“Promised Land” Film Review

Promised Land, Film Review

Director: Gus Van Sant
Writers: John Krasinski (screenplay), Matt Damon (screenplay)

Matt Damon … Steve Butler
John Krasinski … Dustin Noble
Hal Holbrook … Frank Yates
Frances McDormand … Sue Thomason
Rosemarie DeWitt … Alice

 

 

 

Last night, I had the pleasure of seeing “Promised Land”

The story centers around  Steve Butler (Damon) who has caught the eyes of top management at “Global” an energy company that specializes in obtaining natural gas trapped under ground through a process known as  “fracking.” Steve Butler success lies in his ability to not only “Sign-up” a large percent of the land owners, but to close the deals quicker and at a lower cost then any other rep. Butler (Damon) and his partner Sue Thomason (McDormand arrive in a farming town in Pennsylvania, that like much of rural America, is struggling to keep their family farm above water. So many of the characters take pride in the number of generations through which the land has passed and fear that they will be unable to hold onto the land “Promised” to their children.

Butler, we learn came from a town, and a life, very similar to that of the people he is now determined to sign up land-owners to accept Global’s  offer, for drilling rights to their properties.  Butler is so good at what he does because he truly believes that these towns, have been hit so hard by economic decline are not not coming back. He tells the story of his own town, and how once the Caterpillar assembly plant closed, the town quickly died. That the without industry, the idea of a town surviving solely on family farmers was a fantasy, one he could no longer buy. He was offering the town’s last chance.  As a farmer tells him “We are to poor to buy anything, and the land is the last thing we have to sell.”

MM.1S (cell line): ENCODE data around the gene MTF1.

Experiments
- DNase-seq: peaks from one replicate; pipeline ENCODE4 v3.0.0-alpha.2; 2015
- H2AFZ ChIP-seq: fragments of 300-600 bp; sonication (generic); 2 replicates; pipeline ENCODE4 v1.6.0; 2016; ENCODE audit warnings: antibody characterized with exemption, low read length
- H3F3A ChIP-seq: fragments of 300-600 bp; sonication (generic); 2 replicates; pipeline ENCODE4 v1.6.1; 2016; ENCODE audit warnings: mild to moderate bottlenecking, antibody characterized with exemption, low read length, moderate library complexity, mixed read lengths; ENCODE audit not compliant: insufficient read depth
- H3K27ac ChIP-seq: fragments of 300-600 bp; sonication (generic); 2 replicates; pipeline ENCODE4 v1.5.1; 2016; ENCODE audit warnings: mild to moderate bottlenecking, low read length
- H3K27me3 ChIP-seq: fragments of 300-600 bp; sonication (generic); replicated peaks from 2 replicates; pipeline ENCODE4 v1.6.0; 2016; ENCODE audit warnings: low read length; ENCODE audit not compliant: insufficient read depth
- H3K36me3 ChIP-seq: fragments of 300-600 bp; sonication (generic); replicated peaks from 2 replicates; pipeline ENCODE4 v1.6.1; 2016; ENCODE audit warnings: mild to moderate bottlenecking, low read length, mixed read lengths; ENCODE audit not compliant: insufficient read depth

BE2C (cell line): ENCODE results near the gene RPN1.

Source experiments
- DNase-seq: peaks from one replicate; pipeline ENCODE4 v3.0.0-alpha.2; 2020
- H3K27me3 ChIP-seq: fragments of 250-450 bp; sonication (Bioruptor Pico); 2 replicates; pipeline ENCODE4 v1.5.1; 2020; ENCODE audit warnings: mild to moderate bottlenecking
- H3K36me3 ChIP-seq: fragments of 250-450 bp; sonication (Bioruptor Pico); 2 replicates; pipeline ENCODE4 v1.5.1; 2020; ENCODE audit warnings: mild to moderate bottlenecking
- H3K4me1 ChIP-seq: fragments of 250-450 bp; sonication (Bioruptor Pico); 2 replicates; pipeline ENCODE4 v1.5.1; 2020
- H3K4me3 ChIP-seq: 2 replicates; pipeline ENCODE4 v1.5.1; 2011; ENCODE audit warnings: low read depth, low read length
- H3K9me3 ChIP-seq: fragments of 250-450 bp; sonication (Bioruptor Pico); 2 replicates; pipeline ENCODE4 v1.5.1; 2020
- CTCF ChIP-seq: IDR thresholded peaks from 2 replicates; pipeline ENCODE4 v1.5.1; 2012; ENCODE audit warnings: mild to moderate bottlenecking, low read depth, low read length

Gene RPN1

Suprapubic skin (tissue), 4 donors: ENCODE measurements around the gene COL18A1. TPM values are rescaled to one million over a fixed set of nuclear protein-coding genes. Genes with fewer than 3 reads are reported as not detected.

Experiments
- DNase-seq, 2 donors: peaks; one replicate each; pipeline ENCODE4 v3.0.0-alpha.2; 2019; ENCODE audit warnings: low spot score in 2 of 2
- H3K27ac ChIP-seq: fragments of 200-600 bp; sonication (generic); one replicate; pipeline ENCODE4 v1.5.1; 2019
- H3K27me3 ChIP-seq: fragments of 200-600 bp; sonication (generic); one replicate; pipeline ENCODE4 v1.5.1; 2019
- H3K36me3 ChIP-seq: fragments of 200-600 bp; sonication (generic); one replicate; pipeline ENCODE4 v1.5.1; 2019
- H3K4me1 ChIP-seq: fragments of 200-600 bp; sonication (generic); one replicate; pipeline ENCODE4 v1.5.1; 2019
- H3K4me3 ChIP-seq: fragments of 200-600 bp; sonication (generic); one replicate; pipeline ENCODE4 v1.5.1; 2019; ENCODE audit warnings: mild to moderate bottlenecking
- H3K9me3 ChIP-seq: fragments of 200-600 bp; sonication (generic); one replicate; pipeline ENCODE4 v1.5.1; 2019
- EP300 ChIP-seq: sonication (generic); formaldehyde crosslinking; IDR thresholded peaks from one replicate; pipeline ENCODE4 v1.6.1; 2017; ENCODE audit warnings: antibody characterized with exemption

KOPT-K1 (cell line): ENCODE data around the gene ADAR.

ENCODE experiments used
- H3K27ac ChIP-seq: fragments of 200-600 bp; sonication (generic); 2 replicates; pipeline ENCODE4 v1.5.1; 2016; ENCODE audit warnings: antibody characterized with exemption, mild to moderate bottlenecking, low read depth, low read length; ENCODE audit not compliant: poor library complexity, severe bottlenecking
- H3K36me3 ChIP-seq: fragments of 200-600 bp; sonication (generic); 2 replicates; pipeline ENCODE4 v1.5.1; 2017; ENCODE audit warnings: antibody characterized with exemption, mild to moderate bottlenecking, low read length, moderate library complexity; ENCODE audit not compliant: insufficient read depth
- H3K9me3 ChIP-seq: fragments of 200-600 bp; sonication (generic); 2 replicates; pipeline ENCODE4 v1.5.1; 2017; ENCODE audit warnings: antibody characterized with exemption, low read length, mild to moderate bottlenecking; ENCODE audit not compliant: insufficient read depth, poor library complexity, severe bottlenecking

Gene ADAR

At first it seems this is just going to be another domino falling after a light tap by Butler and Thomason, until a  High School science teacher (Holbrook) during a town hall meeting, raises the question of the safety of Fracking. Their sales pitch becomes more complicated when an unknown environmental advocate (Krasinski) starts a grassroots campaign motivated by a tale of his family losing their dairy farm after all of the cows died as a result of the chemicals Global used to extract the gas.   There is a powerful scene when Dustin Noble (Krasinski) goes to the local school and demonstrates to the children  the process of drilling and injecting water and unknown chemicals into the ground  in order to fracture shale and get the natural gas.

As the story unfolds at is clear the Butler’s fight  is internal as well as against others. We learn that his boots had been his grandfather’s, and his unwillingness to part with them, symbolizes his continued connection to the land.

I knew from “Good Will Hunting” that Matt Damon could write. Apparently, so can John Krasinski (Jim on “The Office”). Their script was truly remarkable, even though it suffers from a lack of development at times. The performance from Damon, Krasinski, and veteran, Hal Holbrook were all excellent. Those things, along with The beautiful landscapes and brilliant story arch allowed for a very good film that is likely to get snubbed at the Academy Awards.

Though the rating might not be as phenomenal as other films, I encourage people to see this film. It’s sure to create a great discussion and you WILL NOT EXPECT THIS ENDING.

3 1/2 stars A-/B+ (I still prefer this to “Lincoln”)

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